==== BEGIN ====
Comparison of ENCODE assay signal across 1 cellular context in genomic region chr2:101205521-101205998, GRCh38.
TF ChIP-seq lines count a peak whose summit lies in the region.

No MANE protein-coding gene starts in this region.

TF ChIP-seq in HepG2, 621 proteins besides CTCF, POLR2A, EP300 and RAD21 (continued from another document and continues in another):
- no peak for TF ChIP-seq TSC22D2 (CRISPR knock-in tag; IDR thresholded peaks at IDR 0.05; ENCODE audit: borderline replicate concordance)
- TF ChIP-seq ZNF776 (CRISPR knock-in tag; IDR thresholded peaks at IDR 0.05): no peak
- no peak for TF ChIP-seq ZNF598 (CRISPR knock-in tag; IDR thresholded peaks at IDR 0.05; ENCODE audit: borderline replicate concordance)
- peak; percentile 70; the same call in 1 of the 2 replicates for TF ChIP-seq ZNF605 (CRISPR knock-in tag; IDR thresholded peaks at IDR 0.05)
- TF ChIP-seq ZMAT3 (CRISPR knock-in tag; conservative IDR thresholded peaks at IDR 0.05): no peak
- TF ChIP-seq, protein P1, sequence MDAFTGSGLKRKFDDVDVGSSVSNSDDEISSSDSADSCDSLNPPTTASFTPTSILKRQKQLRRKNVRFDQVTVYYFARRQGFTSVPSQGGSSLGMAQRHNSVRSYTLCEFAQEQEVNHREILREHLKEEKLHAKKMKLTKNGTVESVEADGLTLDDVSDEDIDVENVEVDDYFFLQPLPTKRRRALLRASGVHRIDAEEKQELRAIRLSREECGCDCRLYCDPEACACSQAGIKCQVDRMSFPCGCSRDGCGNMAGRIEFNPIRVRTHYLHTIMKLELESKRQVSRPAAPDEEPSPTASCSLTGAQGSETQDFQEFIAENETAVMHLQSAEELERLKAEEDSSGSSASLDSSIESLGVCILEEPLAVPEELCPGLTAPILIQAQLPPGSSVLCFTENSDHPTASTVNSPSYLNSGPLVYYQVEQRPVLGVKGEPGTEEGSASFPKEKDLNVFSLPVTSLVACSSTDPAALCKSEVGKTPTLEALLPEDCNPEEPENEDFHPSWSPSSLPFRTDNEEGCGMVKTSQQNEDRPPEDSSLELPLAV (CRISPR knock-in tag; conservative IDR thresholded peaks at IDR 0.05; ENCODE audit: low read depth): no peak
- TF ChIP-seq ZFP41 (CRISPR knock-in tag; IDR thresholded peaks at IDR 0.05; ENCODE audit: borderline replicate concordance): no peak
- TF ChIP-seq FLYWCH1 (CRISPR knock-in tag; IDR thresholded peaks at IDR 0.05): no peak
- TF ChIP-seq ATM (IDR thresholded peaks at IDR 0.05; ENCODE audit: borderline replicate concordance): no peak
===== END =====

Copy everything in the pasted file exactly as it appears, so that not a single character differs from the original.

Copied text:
Comparison of ENCODE assay signal across 1 cellular context in genomic region chr2:101205521-101205998, GRCh38.
TF ChIP-seq lines count a peak whose summit lies in the region.

No MANE protein-coding gene starts in this region.

TF ChIP-seq in HepG2, 621 proteins besides CTCF, POLR2A, EP300 and RAD21 (continued from another document and continues in another):
- no peak for TF ChIP-seq TSC22D2 (CRISPR knock-in tag; IDR thresholded peaks at IDR 0.05; ENCODE audit: borderline replicate concordance)
- TF ChIP-seq ZNF776 (CRISPR knock-in tag; IDR thresholded peaks at IDR 0.05): no peak
- no peak for TF ChIP-seq ZNF598 (CRISPR knock-in tag; IDR thresholded peaks at IDR 0.05; ENCODE audit: borderline replicate concordance)
- peak; percentile 70; the same call in 1 of the 2 replicates for TF ChIP-seq ZNF605 (CRISPR knock-in tag; IDR thresholded peaks at IDR 0.05)
- TF ChIP-seq ZMAT3 (CRISPR knock-in tag; conservative IDR thresholded peaks at IDR 0.05): no peak
- TF ChIP-seq, protein P1, sequence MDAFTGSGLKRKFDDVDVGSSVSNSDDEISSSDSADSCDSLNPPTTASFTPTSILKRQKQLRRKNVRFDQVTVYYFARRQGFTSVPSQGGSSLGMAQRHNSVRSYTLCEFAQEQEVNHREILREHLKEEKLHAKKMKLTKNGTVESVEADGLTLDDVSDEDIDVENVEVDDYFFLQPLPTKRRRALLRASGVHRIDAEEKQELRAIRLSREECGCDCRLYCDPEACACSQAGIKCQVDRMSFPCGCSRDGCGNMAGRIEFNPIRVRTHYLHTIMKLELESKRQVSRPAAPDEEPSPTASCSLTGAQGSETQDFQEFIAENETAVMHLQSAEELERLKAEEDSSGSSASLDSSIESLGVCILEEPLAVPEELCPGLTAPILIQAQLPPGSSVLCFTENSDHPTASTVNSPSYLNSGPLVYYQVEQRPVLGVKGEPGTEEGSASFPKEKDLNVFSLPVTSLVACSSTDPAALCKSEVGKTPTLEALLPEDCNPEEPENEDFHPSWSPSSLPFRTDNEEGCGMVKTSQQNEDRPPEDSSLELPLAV (CRISPR knock-in tag; conservative IDR thresholded peaks at IDR 0.05; ENCODE audit: low read depth): no peak
- TF ChIP-seq ZFP41 (CRISPR knock-in tag; IDR thresholded peaks at IDR 0.05; ENCODE audit: borderline replicate concordance): no peak
- TF ChIP-seq FLYWCH1 (CRISPR knock-in tag; IDR thresholded peaks at IDR 0.05): no peak
- TF ChIP-seq ATM (IDR thresholded peaks at IDR 0.05; ENCODE audit: borderline replicate concordance): no peak